This year marks the 75th anniversary of the only back-to-back no hitters ever pitched in major league baseball. It is a feat that never has — and probably never will — be repeated on a professional field. It was achieved by a young man who grew up on Rea Avenue and learned to pitch on a sandlot ball field on Godwin Avenue, Midland Park's native son and most famous resident Johnny Vander Meer.

This "unbreakable record" will be celebrated by the Midland Park Rec Department on Opening Day, April 13. On the eve of the commemoration, Midland Park Press sat down with Vander Meer's "baby" sister, Garberdina Nywening to talk about growing up in Midland Park with her yet-to-be famous brother.

Johnny Vander Meer was born in Prospect Park to Dutch immigrants, Jacob and Katie Vander Meer. When Johnny was 4, the family, which included his older brother, Martin, moved to Midland Park. Twenty years later, he put the small Bergen County town on the map by pitching  two consecutive no-hitters.

Part one of the record took place on June 11, 1938, when the Cincinnati Reds pitcher threw a no-hitter against the Boston Bees. The record setting game was played on June 15, 1938, against the Brooklyn Dodgers during the first night match ever played on Ebett's Field.

Vander Meer showed interest in baseball when he was very young.

"He was always throwing a ball from a little kid on," Nywening told Midland Park Press. "My grandmother bought him a baseball uniform when he was just two years old."

She recalled her brother and his friends would play ball on a field off Godwin Avenue near Irving Street. The field has since been built up with homes. 

"Even as a kid, he was good." she said. "I remembered he would win all the games in the sandlot."

Her brother, she added, helped to start a baseball league associated with the Obadiah Society and then later formed the Midland Park Rangers with other kids in the area. Their older brother, Mart, would catch while Johnny pitched.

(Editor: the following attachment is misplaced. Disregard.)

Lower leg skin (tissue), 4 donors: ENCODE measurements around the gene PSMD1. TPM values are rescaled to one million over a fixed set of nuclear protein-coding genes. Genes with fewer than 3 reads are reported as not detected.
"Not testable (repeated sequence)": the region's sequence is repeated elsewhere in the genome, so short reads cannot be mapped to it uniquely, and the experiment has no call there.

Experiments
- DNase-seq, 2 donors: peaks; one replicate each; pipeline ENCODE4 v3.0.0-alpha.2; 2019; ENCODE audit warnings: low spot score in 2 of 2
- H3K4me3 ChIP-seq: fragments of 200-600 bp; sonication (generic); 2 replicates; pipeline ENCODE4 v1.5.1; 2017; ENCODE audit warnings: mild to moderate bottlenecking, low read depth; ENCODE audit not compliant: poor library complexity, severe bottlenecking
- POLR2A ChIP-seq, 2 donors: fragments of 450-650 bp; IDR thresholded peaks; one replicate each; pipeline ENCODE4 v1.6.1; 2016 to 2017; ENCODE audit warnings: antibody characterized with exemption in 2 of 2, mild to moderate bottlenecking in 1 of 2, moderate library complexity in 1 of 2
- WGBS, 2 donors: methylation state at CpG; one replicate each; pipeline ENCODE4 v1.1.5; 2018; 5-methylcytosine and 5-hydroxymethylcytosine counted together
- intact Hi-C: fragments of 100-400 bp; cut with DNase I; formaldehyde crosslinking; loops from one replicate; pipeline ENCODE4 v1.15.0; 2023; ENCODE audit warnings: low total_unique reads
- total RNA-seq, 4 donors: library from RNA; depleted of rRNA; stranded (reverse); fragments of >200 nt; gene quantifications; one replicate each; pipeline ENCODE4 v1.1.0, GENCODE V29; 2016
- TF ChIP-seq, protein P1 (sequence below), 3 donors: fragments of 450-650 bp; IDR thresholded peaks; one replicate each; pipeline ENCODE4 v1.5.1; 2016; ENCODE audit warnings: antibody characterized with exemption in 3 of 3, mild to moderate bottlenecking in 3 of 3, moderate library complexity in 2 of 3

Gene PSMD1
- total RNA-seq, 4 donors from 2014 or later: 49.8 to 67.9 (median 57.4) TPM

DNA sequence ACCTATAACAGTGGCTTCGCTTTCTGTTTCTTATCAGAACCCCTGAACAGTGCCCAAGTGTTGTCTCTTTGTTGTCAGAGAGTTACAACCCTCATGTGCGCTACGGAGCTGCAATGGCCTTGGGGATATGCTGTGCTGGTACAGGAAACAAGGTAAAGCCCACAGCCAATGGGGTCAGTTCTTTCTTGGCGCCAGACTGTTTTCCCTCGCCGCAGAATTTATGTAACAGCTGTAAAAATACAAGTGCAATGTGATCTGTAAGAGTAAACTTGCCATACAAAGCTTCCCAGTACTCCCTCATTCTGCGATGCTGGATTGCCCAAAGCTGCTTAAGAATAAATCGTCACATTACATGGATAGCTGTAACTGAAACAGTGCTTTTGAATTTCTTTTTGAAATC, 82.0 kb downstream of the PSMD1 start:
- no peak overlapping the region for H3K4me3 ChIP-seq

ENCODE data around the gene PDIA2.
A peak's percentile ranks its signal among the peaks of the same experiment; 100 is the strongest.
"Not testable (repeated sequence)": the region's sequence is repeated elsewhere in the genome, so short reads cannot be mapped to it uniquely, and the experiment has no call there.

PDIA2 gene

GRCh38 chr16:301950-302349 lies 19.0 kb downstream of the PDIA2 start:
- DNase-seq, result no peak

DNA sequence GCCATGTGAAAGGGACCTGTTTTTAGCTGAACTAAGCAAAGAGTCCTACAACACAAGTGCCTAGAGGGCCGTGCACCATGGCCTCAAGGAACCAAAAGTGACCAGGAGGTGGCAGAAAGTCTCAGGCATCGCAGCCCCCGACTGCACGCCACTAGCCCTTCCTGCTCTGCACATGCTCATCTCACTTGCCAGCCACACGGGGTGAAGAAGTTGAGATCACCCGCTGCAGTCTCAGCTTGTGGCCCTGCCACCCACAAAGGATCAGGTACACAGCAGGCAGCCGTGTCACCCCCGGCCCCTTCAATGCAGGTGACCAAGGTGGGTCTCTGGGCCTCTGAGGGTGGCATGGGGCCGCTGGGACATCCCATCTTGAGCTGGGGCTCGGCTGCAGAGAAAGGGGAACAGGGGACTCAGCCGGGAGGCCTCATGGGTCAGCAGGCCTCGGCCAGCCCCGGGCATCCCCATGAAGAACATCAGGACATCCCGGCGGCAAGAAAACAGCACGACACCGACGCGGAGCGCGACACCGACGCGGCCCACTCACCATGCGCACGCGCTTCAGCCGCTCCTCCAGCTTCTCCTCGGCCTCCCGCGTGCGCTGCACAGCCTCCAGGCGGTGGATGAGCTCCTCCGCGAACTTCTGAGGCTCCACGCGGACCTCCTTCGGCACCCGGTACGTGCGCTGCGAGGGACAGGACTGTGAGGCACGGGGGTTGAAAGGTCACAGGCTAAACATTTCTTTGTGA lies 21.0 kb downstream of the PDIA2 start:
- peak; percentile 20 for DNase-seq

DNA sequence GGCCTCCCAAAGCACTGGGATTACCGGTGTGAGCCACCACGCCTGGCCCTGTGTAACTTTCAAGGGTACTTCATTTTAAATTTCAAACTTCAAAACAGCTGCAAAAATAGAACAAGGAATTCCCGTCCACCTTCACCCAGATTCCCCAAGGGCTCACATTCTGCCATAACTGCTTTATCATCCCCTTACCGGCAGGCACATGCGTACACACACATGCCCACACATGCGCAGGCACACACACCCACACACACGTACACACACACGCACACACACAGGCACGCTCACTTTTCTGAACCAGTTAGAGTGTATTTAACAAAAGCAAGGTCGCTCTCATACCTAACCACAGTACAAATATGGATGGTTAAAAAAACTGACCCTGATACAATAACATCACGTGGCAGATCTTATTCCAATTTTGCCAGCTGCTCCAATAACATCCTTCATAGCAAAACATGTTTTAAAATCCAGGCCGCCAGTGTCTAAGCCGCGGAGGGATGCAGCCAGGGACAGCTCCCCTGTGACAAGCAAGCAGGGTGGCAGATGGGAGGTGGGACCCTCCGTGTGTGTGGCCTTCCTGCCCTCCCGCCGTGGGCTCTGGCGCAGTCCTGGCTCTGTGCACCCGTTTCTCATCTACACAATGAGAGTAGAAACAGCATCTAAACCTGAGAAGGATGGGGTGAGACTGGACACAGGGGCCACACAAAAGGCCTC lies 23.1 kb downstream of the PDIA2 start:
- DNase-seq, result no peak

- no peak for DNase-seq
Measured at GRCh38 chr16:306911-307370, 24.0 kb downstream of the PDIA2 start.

Vander Meer traveled all over northern New Jersey playing against any and all challengers. Nywening remembered going to a game in Paterson against the House of David, a Jewish ball club who's players grew long, Gandalf-like beards. Vander Meer's powerful pitch got the best of them.

"They did not like him," Nywening said with a laugh. "He struck out many of them and then when he came up to bat, they tried to hit him with the ball."

Eventually his pitching skills attracted the attention of a baseball scout in 1933. This led to Johnny playing for several minor league teams, ending up playing for the Cincinatti Reds in 1937, and in June 1938, he attracted attention outside the world of baseball.

"[After he pitched the first no hitter to the Boston Bees], the residents of Midland Park actually drove to Ebetts Field for their first night game," said Nywening, remembering cars and buses filled with residents looking forward to see her brother  pitch. "I sat with Lois, Johnny's girlfriend, and several other friends of John in the box seats."

Immediately after the game, the whole Vander Meer family was whisked away to have pictures taken.

"We didn't get home until almost 1 a.m. and Johnny said to not go home because our street would be crowded with newspaper reporters," said Nywening, adding with a laugh, "When we got home, Johnny went fishing."

The family took his advice and kept their distance from Rea Avenue for the day, even to the point of skipping school.

"I said to my father I would need a note, but he just said, 'Your teachers will know where you've been when they read the newspapers'," she said with another laugh.

The following day when she returned to school, several boys were standing, ascending up a staircase, near her locker waiting to ask about the June 15 game, and she had a great deal to tell, including meeting Babe Ruth.

"I like to say Babe Ruth sat on my davenport," she said. "It had been arranged for him to come to Midland Park and meet Johnny."

Her brother wasn't exaggerating when he warned the of the crowd of reports. They littered the front yard and neighborhood with used flashbulbs. "My father filled two baskets with the used flashbulbs," she said.

Vander Meer continued to play baseball until he joined the Navy in 1944. After serving, he went back to baseball but ultimately retired from playing in 1951. He went on to manage the Cincinnati Reds minor league team and retired from baseball in 1962. While he worked several years for a brewing company, he never forgot baseball nor Midland Park.

"John started a scholarship for students who played baseball from their freshmen year to senior," she said.

Nywening said that she is grateful that Midland Park is remembering her brother and hopes they continue to do so in the future.

"I think it is wonderful that Midland Park is keeping the story alive," she said.